Thousands of chemical suits found at Iraqi positions, gas masks abandoned in trenches.
The items, strewn across the desert road to Baghdad, could be clues that Saddam Hussein's Republican Guard may be plotting to unleash a deadly chemical strike.
Or they could be the precautionary equipment of a well-supplied army battling the world's mightiest military.
While the United States believes Iraq has chemical and biological weapons, there is no way to know whether Saddam would unleash them. He didn't during the 1991 Gulf War -- when, it is known for certain, he possessed them.
"They know very well that the coalition forces don't have chemical weapons with them so the only reason the Iraqi troops would have that kind of equipment is because they plan to use the weapons themselves," said Terence Taylor, who led U.N. weapons inspections in Iraq in the 1990s. "There is really no other reason for fighting forces to wear special equipment."
Coalition military commanders, expecting Iraq to use biological or chemical weapons, say they are prepared for such an attack and are busily trying to find any stocks of the deadly weapons.
So far they haven't found the weapons, but several new signs are hard to ignore.
In the city of An Nasiriyah, Marines who secured a hospital being used as a military staging area for Iraqi paramilitary forces found over 3,000 chemical suits with masks, Iraqi ammunitions and military uniforms, the U.S. Central Command announced. The Marines also found a T-55 tank on the compound.
And at the city's Tallil air base, U.S. forces sealed off 36 bunkers earmarked as potential sites for weapons of mass destruction.
Iraq admitted storing 6,000 artillery shells filled with mustard agent at a nearby ammunition depot in 1991. The U.S. military, which occupied the air base and the ammunition depot during the first Gulf War, concluded that it was unlikely chemical or biological weapons were stored on the air base at the time.
On Monday, Marines near the Iraqi navy port of Az Zubayar reported finding abandoned Iraqi military gear, including chemical suits.
Elsewhere, Iraqi troops who fled their positions left behind bundles of unused gas masks.
Still, the rush to prove the existence of weapons the United States says it went to war to dismantle, can lead to mistakes.
On Tuesday a senior defense official acknowledged that U.S. military investigators found no evidence that chemical weapons have been made in recent years at a plant secured by U.S. troops in southern Iraq over the weekend.
The weekend captures of the site, a cache of documents and two Iraqi generals thought to have knowledge of weapons of mass destruction raised the possibility that American forces had begun to find banned weapons.
U.S. officials have repeatedly warned that Iraq was more likely to use chemical or biological weapons against coalition troops the closer they get to Baghdad.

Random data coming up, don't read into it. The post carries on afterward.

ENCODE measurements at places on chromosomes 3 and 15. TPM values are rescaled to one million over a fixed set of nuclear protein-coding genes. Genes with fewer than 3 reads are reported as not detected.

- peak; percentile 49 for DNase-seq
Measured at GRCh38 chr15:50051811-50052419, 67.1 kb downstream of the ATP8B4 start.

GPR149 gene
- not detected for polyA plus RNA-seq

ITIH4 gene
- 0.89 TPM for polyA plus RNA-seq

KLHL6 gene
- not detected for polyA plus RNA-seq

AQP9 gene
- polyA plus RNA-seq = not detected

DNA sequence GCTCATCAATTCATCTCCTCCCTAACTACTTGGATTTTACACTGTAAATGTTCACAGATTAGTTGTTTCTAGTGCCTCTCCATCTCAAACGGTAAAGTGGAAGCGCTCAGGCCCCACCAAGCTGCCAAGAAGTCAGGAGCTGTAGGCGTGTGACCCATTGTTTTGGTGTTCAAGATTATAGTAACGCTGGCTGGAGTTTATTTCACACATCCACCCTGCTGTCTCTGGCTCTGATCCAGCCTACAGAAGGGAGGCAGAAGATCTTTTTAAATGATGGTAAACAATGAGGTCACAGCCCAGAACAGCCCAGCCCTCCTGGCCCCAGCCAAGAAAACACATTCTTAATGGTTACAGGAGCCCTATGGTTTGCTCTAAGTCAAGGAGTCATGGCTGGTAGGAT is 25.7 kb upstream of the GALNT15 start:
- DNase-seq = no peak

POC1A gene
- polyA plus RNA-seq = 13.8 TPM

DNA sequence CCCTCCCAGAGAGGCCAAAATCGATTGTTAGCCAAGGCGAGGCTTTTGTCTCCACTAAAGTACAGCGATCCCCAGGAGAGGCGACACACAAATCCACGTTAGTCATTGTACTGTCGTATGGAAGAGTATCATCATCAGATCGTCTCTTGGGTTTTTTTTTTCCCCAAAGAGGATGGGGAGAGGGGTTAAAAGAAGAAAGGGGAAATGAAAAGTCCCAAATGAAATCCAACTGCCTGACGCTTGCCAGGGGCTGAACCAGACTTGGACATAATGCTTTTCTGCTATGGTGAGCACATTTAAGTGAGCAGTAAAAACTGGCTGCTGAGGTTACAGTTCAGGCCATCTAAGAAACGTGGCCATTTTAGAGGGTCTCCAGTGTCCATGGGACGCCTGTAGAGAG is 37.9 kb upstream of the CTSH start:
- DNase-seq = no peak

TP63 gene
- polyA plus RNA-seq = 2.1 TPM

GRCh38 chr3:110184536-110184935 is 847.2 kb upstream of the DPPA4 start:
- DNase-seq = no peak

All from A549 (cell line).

"I would expect that they would hold their most valuable treasures close to their heart," Air Force Maj. Gen. Victor Renuart said in Qatar. "And I think as we get closer to Baghdad we will see more of those sites that we will continue to exploit."
"We have continued to develop information that we found and to interview key leaders that we've detained on the battlefield and are developing that information to lead us to more sites," he said.
Secretary of Defense Donald Rumsfeld was more reserved Monday, saying intelligence "scraps," suggested that "the closer that coalition forces get to Baghdad, the greater the likelihood that some command and control arrangements have been put in place," to use chemical weapons. "But whether it'll happen or not remains to be seen."
Gen. Richard Myers, chairman of the Joint Chiefs of Staff, said the U.S. military had its own plan to address such an attack but he would not reveal details.
U.S. officials say they believe Iraq's chemical weapons are under the control of the Republican Guard, Saddam's best-trained and most loyal troops. A large part of those forces is concentrated in the southern part of Baghdad.
Some of Iraq's chemical arsenal, officials say, could be loaded onto artillery and rockets that have a range of about a dozen miles or less.
Pentagon officials who discussed the chemical weapons issue on condition of anonymity said it was unclear what rank of Iraqi officers had been authorized to order the use of chemical weapons. Officials said it was doubtful the chemical authority went as low as company-level commanders, who are usually at captain's rank.
Coalition troops awaiting invasion orders have chemical protection gear and equipment that can detect chemical agents up to three miles away. American tanks and armored vehicles have filters designed to keep the troops inside safe from the deadly agents. Anticipating the possibility of chemical combat, U.S. troops have trained extensively on operating in a contaminated environment.
U.S. and British officials say Iraq has stocks of chemical weapons, including the deadly nerve agents sarin, cyclosarin, mustard gas and VX. Iraq insists that it destroyed its stockpiles after 1991 but weapons inspectors were never able to verify those claims.
If Saddam does retain the weapons, U.S. officials believe he could use them to put down an internal uprising, slow an American onslaught or keep U.S. forces out of a particular area.
A chemical attack against Iraqi civilians could bog down U.S. troops by creating a humanitarian crisis that American forces couldn't ignore.
But Taylor and others believe Saddam's government will use chemical or biological weapons only as a last resort.
"Once they use them, the whole world community would turn against them and everyone would say the Americans and British were right. Even the French have said they would join the coalition if chem-bio was used."